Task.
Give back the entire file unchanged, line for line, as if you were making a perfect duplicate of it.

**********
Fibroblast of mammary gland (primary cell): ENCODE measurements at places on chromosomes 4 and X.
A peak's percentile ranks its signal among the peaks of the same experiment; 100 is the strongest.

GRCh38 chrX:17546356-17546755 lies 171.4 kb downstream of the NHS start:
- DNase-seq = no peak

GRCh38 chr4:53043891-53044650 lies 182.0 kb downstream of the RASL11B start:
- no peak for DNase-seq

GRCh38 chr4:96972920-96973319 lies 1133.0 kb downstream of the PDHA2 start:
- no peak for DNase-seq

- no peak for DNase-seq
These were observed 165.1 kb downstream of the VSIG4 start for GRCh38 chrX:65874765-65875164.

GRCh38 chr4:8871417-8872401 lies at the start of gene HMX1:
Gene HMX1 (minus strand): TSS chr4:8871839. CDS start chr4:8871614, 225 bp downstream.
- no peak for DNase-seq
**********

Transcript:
Fibroblast of mammary gland (primary cell): ENCODE measurements at places on chromosomes 4 and X.
A peak's percentile ranks its signal among the peaks of the same experiment; 100 is the strongest.

GRCh38 chrX:17546356-17546755 lies 171.4 kb downstream of the NHS start:
- DNase-seq = no peak

GRCh38 chr4:53043891-53044650 lies 182.0 kb downstream of the RASL11B start:
- no peak for DNase-seq

GRCh38 chr4:96972920-96973319 lies 1133.0 kb downstream of the PDHA2 start:
- no peak for DNase-seq

- no peak for DNase-seq
These were observed 165.1 kb downstream of the VSIG4 start for GRCh38 chrX:65874765-65875164.

GRCh38 chr4:8871417-8872401 lies at the start of gene HMX1:
Gene HMX1 (minus strand): TSS chr4:8871839. CDS start chr4:8871614, 225 bp downstream.
- no peak for DNase-seq